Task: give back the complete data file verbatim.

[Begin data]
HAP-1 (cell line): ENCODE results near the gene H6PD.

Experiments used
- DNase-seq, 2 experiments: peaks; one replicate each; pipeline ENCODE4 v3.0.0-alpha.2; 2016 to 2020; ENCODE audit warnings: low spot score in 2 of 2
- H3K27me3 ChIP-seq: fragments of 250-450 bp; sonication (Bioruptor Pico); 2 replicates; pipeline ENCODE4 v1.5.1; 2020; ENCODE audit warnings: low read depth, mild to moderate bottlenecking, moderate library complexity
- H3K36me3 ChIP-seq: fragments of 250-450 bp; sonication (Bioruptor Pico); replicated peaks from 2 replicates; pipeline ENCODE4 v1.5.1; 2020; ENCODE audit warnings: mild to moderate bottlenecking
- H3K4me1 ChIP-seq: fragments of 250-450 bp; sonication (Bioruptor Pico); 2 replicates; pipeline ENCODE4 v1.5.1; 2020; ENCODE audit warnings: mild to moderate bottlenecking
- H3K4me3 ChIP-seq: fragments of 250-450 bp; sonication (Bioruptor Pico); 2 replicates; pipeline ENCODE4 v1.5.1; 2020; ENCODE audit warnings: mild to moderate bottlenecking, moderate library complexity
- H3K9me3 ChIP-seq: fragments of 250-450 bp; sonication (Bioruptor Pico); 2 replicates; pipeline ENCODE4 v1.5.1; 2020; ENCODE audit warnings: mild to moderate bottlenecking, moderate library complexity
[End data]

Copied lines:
HAP-1 (cell line): ENCODE results near the gene H6PD.

Experiments used
- DNase-seq, 2 experiments: peaks; one replicate each; pipeline ENCODE4 v3.0.0-alpha.2; 2016 to 2020; ENCODE audit warnings: low spot score in 2 of 2
- H3K27me3 ChIP-seq: fragments of 250-450 bp; sonication (Bioruptor Pico); 2 replicates; pipeline ENCODE4 v1.5.1; 2020; ENCODE audit warnings: low read depth, mild to moderate bottlenecking, moderate library complexity
- H3K36me3 ChIP-seq: fragments of 250-450 bp; sonication (Bioruptor Pico); replicated peaks from 2 replicates; pipeline ENCODE4 v1.5.1; 2020; ENCODE audit warnings: mild to moderate bottlenecking
- H3K4me1 ChIP-seq: fragments of 250-450 bp; sonication (Bioruptor Pico); 2 replicates; pipeline ENCODE4 v1.5.1; 2020; ENCODE audit warnings: mild to moderate bottlenecking
- H3K4me3 ChIP-seq: fragments of 250-450 bp; sonication (Bioruptor Pico); 2 replicates; pipeline ENCODE4 v1.5.1; 2020; ENCODE audit warnings: mild to moderate bottlenecking, moderate library complexity
- H3K9me3 ChIP-seq: fragments of 250-450 bp; sonication (Bioruptor Pico); 2 replicates; pipeline ENCODE4 v1.5.1; 2020; ENCODE audit warnings: mild to moderate bottlenecking, moderate library complexity